Art that is experienced with the ears rather than the eyes will be installed at the Detroit Artists Market (DAM) in a sound show called "Sacred and Profane" May 7 through May 31. The show is curated by WDET-FM 101.9 radio host Liz Copeland and music producer, DJ and record label manager Clark Warner. For this unique exhibit, the two well-known Detroit music enthusiasts tapped into their vast network of contacts in the music industry and selected eight sound artists from around the globe who will present unreleased work created specifically for this show.
"Sacred and Profane" features sound pieces by emerging and well-established artists alike: Jack Dangers, Warn Defever, Richie Hawtin, Thurston Moore, Tadd Mullinix, DJ Olive, Hans-Joachim Roedelius and Mark Van Hoen. Many types of sound are presented in the exhibition; classical compositions are sampled and treated, free jazz is given free reign, experimental electronics are featured, peaceful landscapes emerge and noise experimentation finds a home in the exhibition.
DAM will produce a limited edition CD of the work presented in Sacred and Profane, and the CDs will be on sale during the run of the show. The artists have granted permission for the sale of the CDs and proceeds will benefit the Detroit Artists Market.
"Art galleries generally are very specific about presenting art that is experienced visually," said Copeland. "Sometimes a gallery will incorporate sound but it usually is regarded as a supplement to visual art. This exhibit will be very purist in its presentation Ė displaying no visuals on the walls Ėallowing the listeners to fully experience and interact with the piece."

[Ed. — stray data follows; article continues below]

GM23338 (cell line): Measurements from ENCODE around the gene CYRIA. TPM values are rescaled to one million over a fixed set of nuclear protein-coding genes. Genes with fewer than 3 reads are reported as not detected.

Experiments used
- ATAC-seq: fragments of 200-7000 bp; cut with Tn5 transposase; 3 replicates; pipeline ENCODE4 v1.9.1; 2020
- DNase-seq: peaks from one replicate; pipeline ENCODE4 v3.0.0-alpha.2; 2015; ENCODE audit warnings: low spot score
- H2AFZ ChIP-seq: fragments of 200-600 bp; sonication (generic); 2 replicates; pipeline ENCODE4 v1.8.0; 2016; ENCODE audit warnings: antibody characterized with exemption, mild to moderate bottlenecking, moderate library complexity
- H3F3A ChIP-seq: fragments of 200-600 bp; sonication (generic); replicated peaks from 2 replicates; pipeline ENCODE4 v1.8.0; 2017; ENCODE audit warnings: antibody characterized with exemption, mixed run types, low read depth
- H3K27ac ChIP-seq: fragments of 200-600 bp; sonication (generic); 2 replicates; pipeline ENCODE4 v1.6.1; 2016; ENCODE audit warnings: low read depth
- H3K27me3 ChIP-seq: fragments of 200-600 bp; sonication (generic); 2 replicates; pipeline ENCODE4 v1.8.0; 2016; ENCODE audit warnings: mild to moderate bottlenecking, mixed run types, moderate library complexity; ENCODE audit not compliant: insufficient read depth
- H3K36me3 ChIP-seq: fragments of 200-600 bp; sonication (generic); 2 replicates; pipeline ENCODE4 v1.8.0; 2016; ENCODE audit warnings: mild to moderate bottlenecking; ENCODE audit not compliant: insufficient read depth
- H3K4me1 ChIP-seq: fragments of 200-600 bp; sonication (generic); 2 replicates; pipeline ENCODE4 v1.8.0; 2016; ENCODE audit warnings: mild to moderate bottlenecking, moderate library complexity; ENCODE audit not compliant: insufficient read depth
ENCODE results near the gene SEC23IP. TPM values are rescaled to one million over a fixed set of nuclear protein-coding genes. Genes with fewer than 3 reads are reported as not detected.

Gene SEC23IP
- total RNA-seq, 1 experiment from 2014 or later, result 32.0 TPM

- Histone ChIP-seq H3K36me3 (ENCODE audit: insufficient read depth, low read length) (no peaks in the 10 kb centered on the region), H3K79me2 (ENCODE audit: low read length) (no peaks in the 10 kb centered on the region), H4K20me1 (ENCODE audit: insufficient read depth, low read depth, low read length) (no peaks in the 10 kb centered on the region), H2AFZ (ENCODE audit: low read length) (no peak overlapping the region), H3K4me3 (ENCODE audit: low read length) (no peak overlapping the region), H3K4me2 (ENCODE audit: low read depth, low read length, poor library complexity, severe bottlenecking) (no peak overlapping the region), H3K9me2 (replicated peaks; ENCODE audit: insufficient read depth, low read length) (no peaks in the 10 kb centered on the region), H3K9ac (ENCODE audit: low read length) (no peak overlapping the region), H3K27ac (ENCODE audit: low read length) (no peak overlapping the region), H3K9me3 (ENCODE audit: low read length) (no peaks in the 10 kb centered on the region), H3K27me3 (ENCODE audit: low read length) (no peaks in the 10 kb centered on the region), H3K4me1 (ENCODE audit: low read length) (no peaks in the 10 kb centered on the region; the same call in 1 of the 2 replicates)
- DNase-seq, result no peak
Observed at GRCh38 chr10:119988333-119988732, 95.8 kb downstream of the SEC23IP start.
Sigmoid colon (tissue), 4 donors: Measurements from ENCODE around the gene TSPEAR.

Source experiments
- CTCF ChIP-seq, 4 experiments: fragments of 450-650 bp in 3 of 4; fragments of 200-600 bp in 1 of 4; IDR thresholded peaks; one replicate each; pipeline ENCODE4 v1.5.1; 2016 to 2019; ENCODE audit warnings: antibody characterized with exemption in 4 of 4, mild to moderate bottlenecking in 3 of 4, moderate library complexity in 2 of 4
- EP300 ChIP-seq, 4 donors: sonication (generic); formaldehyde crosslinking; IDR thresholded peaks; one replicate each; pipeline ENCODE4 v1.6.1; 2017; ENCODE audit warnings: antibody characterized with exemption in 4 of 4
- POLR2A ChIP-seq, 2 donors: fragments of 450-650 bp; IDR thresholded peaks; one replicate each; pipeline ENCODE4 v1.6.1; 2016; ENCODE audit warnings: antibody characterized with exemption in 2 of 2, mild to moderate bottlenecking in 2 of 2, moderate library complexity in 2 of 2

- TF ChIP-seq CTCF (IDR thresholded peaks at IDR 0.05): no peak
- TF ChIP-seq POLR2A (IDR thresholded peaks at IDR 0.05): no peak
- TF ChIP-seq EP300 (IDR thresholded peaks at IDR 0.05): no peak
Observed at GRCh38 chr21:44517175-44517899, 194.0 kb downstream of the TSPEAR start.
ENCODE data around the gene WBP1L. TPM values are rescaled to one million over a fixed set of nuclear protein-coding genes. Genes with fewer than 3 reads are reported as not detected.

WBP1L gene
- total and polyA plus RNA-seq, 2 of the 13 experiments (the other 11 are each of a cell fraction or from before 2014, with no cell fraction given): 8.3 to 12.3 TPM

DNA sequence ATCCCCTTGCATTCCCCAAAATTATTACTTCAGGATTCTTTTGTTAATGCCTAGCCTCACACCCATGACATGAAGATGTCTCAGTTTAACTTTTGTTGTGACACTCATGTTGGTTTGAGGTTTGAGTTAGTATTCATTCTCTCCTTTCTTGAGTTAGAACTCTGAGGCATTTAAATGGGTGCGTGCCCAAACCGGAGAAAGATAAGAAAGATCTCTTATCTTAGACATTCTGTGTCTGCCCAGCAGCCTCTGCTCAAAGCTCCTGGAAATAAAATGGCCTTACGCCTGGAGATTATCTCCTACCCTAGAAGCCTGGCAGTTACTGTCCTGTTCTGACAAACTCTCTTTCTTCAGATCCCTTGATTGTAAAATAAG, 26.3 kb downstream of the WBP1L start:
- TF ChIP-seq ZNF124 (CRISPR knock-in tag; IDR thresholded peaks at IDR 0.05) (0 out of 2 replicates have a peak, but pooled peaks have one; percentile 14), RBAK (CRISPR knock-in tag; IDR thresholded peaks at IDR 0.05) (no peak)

Each sound artist has recorded an original, unreleased piece specifically for the "Sacred and Profane" show and it will be presented at individual listening stations set up throughout DAMís gallery space. Visitors will listen privately through headsets and at one 5.1 surround sound station. The pieces vary in length from one minute to 49 minutes.
"We have selected sound artists who are doing unique work. They each have a different approach and this show allows for an interesting interplay and contrast between their styles," said Warner.
Copeland and Warnerís work often puts them in contact with out-of-town musical artists, at times acting as unofficial ambassadors to the Detroit music scene. DAMís Sacred and Profane provided an opportunity to collaborate in a formal way, joining Copelandís eclectic musical sensibility with Warnerís interest and knowledge of electronic music.
"Sacred and Profane is the first time the Detroit Artists Market has made music the focal point of an exhibition," said Executive Director Aaron Timlin. "We are very excited to exhibit the work of sound artists in our galleries because Detroit is known around the world for its innovative music scene and as a place where music is considered a serious art form that engages people on many levels. Itís appropriate to showcase music in this way and we look forward to hearing the comments of our visitors."